After the spreading of the cell suspension on the slides, the slides are advanced to a position slide-warming plates which produce a temperature of 50 centigrade on the cell suspension to promote better spreading and drying of the material. The temperature may be varied plus or minus 5 and the time of warming is preferably three minutes but this warming time may be varied plus or minus one minute without adverse results. A longer warming time will not cause any adverse effect.

In this manner, the process will produce up to and over 10 times as many slides as current conventional methods of culturing cells in test tubes or vials by manual methods.

Further, the process produces reproducible results and slides of high quality.

Although I have described my invention in detail with respect to the accompanying drawing illustrating a preferred embodiment of the invention in conjunction with the specification and claims, it is understood that numerous changes in the details of construction and arrangement of parts and components may be made and in the details of the steps of the process without departing from the spirit and the scope of the invention as hereinafter claimed.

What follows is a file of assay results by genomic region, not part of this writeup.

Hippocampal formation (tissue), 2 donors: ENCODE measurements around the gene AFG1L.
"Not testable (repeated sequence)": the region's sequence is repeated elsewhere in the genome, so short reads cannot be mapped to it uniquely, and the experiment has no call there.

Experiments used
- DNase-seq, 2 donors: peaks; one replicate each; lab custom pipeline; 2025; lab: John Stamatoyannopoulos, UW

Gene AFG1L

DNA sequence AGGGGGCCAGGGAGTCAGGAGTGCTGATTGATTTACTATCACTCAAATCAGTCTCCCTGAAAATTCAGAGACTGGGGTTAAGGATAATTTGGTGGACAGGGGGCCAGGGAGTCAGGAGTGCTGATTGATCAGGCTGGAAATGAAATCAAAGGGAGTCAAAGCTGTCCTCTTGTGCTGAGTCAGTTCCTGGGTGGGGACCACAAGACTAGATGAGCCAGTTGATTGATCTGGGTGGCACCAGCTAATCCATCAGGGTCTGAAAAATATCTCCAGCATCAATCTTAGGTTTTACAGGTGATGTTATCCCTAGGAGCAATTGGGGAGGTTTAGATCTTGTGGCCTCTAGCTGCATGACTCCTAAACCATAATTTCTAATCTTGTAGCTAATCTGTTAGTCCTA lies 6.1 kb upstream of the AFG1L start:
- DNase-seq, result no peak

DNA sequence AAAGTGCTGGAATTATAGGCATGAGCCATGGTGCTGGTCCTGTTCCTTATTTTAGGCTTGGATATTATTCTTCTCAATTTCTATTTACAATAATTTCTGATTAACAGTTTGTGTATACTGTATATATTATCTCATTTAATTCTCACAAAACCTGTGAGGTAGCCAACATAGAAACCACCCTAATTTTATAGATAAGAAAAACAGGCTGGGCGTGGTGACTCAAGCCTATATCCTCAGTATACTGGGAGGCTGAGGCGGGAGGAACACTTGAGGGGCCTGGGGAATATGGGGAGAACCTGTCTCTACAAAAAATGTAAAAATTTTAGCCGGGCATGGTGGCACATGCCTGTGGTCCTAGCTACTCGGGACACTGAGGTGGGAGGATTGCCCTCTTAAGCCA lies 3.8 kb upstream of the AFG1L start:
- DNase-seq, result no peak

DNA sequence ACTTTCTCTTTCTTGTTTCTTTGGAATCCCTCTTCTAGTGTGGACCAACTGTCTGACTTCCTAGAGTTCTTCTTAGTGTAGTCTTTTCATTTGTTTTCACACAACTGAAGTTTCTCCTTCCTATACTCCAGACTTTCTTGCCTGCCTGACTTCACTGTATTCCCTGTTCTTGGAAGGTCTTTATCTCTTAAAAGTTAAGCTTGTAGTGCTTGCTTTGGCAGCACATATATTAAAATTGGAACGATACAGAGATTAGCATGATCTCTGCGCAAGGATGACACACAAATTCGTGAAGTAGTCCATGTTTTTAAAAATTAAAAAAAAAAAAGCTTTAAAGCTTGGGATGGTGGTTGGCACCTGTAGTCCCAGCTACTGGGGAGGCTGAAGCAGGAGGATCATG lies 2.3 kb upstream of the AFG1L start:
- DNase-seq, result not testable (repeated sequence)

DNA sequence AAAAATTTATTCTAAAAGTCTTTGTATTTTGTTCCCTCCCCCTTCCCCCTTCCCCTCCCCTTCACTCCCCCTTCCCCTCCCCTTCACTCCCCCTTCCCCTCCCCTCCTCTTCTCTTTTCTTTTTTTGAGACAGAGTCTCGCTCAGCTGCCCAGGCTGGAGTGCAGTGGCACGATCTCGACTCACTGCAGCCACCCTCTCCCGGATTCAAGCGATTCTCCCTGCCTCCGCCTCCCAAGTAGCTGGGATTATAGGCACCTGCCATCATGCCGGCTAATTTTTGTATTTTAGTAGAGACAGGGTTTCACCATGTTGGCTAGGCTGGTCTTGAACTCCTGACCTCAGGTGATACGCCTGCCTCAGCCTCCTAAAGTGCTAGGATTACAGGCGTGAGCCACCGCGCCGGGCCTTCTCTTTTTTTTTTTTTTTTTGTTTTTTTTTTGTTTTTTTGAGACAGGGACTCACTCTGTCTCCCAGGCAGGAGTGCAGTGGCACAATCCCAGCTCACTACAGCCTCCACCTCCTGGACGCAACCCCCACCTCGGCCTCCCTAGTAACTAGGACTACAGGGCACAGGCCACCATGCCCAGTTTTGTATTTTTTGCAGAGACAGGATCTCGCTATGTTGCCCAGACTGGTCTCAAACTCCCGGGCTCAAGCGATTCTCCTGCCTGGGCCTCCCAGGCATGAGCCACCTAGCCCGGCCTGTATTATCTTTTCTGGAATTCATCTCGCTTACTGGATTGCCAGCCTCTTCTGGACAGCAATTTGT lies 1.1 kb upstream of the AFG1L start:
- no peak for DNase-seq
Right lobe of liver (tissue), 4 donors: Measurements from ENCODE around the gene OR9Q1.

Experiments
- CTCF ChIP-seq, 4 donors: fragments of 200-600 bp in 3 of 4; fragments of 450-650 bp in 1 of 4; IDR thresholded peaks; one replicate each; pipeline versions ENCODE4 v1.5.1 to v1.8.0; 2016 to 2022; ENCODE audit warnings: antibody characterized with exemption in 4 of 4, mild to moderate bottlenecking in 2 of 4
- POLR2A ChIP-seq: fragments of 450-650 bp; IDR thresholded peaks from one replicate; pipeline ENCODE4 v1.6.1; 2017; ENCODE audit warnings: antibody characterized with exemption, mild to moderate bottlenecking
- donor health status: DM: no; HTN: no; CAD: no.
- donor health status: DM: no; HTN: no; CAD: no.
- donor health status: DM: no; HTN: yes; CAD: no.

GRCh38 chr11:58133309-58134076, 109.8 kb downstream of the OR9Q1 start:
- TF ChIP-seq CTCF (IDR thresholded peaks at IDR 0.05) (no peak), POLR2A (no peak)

Patent Citations
Cited PatentFiling datePublication dateApplicantTitle
US3065669 *Jul 19, 1960Nov 27, 1962American Cyanamid CoTissue culture chamber
US3122476 *Jun 21, 1960Feb 25, 1964Hyland LabTissue culture medium
US3249504 *Mar 13, 1962May 3, 1966Becton Dickinson CoMultiple unit tissue culture preparation and method of preparing same
US3687806 *Nov 4, 1969Aug 29, 1972Bio Controls IncMethod for controlling sex of mammalian offspring
Referenced by
Citing PatentFiling datePublication dateApplicantTitle
WO2001040760A1 *Nov 29, 2000Jun 7, 2001Active Biotech AbSystem and method for processing tissue section samples
Classifications
U.S. Classification435/34, 427/401
International ClassificationG01N1/31
Cooperative ClassificationG01N1/312
European ClassificationG01N1/31B
Legal Events
DateCodeEventDescription
Jan 5, 1987ASAssignment
Owner name: MELNYK, JOHN, 1316 CERRITOS DRIVE, LAGUNA BEACH, C
Free format text: ASSIGNMENT OF ASSIGNORS INTEREST.;ASSIGNOR:CITY OF HOPE NATIONAL MEDICAL CENTER, A NON-PROFIT CORP.OF CA.;REEL/FRAME:004649/0392
Effective date: 19850506
Owner name: MELNYK, JOHN,CALIFORNIA
Free format text: ASSIGNMENT OF ASSIGNORS INTEREST;ASSIGNOR:CITY OF HOPE NATIONAL MEDICAL CENTER, A NON-PROFIT CORP. OF CA.;REEL/FRAME:4649/392
Free format text: ASSIGNMENT OF ASSIGNORS INTEREST;ASSIGNOR:CITY OF HOPE NATIONAL MEDICAL CENTER, A NON-PROFIT CORP. OF CA.;REEL/FRAME:004649/0392